representative of the Exhibition Curatorial Committee Corrin CHAN pointed out,
"When it came to curating these two exhibitions, our curatorial committee
and team adhered to the belief of 'Co-exist with Earth'. Backed by statistical
research, the opening exhibition Common Understanding · Common
Consensus · Collective Action reveals the catastrophic imprints from
wind disasters, floods, water pollution, forest fires, and human behavior on
the earth through a combination of visuals, short films, audio installation and
exhibits, aiming to connect visitors with their body and mind. The other themed
exhibition A Breeze from the Woods showcases the joy to life with
the reuse of waste wood."
Opening Exhibition - Common Understanding ·
Common Consensus · Collective Action at The Planet Room (Permanent
Exhibition starting November 20, 2021)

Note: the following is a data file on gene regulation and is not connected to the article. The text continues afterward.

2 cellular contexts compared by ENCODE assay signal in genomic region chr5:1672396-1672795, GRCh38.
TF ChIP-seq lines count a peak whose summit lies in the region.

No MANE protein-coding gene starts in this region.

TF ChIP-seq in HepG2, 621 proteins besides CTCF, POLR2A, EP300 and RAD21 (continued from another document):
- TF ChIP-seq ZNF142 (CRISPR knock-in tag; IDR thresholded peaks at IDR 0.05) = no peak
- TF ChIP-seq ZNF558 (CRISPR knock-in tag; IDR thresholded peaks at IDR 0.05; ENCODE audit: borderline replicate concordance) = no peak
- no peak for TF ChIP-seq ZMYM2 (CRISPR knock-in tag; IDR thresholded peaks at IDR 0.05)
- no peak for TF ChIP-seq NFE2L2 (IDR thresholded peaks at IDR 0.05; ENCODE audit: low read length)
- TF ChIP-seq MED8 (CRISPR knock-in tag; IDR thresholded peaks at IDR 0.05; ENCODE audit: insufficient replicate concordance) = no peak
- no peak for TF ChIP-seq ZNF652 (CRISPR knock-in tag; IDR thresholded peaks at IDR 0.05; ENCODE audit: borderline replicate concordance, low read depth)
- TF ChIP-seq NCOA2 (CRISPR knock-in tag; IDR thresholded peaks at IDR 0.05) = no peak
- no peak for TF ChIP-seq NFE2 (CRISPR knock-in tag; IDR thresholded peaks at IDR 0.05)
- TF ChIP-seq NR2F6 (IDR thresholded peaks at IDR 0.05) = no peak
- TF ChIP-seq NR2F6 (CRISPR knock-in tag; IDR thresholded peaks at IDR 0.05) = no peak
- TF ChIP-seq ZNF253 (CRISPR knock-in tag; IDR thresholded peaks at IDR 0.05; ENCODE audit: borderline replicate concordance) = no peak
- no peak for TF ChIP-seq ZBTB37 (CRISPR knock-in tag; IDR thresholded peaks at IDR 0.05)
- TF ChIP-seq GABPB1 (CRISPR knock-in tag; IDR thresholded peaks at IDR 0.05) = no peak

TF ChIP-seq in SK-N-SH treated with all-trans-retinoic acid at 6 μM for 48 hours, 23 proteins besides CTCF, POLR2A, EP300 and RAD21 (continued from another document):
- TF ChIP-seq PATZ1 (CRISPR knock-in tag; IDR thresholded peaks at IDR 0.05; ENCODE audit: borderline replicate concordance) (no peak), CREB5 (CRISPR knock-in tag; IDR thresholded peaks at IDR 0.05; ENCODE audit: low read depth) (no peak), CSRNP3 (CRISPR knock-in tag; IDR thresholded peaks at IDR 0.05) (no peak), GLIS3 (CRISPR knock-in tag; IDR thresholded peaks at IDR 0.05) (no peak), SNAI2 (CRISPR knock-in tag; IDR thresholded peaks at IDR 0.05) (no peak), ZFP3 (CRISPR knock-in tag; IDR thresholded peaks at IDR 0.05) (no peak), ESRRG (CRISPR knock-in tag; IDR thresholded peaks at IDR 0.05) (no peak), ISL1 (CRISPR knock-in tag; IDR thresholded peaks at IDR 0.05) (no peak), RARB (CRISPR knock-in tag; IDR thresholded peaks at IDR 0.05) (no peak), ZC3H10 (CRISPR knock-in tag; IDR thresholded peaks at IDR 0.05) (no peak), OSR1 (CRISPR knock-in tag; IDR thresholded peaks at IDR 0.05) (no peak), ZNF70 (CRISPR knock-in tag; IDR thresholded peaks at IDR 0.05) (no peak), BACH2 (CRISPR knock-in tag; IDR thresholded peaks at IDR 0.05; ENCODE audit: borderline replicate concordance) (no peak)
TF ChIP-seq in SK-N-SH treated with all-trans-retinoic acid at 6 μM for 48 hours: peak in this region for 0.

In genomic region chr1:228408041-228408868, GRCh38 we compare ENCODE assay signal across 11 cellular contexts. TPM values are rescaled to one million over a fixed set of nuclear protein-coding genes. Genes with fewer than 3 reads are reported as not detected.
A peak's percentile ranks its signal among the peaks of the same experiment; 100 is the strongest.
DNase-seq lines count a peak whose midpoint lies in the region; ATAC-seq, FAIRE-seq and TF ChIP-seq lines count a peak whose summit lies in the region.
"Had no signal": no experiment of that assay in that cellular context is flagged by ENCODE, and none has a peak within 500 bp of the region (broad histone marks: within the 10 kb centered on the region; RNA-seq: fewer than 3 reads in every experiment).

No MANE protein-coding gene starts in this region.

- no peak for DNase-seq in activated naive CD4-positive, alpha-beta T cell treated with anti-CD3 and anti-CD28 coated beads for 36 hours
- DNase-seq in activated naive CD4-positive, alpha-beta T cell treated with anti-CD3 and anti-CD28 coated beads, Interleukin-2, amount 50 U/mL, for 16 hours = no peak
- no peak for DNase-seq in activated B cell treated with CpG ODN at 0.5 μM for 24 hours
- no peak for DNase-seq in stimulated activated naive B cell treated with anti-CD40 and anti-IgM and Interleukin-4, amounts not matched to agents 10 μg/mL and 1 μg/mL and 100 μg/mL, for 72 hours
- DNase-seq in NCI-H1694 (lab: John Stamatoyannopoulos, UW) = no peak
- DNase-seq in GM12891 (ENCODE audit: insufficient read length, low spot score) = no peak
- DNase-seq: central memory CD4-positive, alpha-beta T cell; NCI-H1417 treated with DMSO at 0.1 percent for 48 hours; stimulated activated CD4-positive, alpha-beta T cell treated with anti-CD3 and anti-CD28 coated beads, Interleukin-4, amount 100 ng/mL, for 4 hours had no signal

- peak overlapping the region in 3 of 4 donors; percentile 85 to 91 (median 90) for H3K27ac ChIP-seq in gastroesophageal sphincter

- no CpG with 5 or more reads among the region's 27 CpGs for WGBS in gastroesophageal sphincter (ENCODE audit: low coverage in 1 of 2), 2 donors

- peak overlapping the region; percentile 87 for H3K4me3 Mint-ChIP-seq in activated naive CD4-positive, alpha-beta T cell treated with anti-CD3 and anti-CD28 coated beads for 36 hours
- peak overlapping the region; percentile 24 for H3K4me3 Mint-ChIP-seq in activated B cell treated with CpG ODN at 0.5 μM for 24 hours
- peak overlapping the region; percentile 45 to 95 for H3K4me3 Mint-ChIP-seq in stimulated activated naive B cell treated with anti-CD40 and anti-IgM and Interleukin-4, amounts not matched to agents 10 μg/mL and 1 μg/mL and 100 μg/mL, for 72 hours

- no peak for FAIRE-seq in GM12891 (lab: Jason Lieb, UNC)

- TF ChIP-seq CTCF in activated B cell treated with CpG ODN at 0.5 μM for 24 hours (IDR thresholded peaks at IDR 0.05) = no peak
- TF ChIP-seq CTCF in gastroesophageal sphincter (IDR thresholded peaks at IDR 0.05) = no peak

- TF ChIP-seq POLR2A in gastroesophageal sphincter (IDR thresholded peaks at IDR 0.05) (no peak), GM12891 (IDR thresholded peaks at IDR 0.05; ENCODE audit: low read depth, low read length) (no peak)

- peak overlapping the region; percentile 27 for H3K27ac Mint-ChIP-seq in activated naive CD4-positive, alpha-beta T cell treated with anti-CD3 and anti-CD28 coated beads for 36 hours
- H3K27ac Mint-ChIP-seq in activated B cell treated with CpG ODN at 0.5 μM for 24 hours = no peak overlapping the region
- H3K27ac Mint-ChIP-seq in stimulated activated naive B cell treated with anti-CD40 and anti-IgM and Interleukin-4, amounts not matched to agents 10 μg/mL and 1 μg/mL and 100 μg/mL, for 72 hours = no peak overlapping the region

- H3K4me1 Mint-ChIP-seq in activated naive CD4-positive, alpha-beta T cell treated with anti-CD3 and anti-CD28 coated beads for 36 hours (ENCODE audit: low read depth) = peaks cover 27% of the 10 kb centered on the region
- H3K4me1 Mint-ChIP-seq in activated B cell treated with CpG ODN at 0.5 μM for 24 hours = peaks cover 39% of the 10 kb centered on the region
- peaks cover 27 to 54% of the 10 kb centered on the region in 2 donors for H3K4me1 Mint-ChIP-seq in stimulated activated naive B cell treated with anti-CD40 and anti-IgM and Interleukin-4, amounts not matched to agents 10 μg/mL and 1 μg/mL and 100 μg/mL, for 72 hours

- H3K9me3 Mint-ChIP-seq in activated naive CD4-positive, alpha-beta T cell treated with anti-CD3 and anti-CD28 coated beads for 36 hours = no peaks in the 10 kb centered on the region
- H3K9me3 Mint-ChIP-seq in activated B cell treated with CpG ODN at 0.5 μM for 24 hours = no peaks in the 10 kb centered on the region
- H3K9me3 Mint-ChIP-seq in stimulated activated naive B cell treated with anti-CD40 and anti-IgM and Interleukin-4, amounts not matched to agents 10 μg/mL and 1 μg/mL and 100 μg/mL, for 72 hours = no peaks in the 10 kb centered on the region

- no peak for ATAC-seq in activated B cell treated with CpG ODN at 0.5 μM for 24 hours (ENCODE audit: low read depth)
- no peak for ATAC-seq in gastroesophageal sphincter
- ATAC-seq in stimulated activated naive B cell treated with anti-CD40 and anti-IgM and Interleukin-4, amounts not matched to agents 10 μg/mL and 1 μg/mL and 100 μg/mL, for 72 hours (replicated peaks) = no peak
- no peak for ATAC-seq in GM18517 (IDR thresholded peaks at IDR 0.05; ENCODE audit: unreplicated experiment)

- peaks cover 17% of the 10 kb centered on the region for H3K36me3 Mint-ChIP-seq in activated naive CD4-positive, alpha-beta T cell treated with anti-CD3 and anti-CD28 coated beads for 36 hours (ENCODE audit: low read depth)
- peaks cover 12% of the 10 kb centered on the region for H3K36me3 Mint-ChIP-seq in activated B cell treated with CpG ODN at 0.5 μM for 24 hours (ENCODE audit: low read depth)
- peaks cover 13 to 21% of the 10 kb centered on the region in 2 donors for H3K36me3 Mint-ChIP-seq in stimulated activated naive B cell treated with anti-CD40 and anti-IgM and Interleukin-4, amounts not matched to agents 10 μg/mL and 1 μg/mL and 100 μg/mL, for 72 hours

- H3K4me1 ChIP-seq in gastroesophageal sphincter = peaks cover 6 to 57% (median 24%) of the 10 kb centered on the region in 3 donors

The exhibition begins with Common Understanding toward the global warming crisis and its major causes, sets to achieve Common Consensus among visitors on the importance to phasing out the continuous climatic hazards through the learning of 7Rs rule, and encourages the visitors to become a Common Action Taker after awakening, live a simple life by implementing "Purification at Source", and reach a harmonic co-existence with our planet.
Recommended viewing sequence for Common
Understanding · Common Consensus ·
Collective Action is as follows:
Wind - Through short films to view
casualties and financial losses around the globe caused by wind disasters, such
as tornadoes and tropical cyclones.
Water - An abnormal climate has caused
localized flooding disasters on the planet, as well as heavy rains and
blizzards to occur one after another, while in some places there have been
persistent droughts resulting from insufficient rainfall. The interactive installation
"Hong Kong in 10 Bottles" assessed the quality of Hong Kong's
water resources whose samples were collected from 10 places in town by Tzu Chi
volunteers from different age groups.
Fire – Wildfires caused by lightning
strikes, droughts and human factors not only burn down forests and human living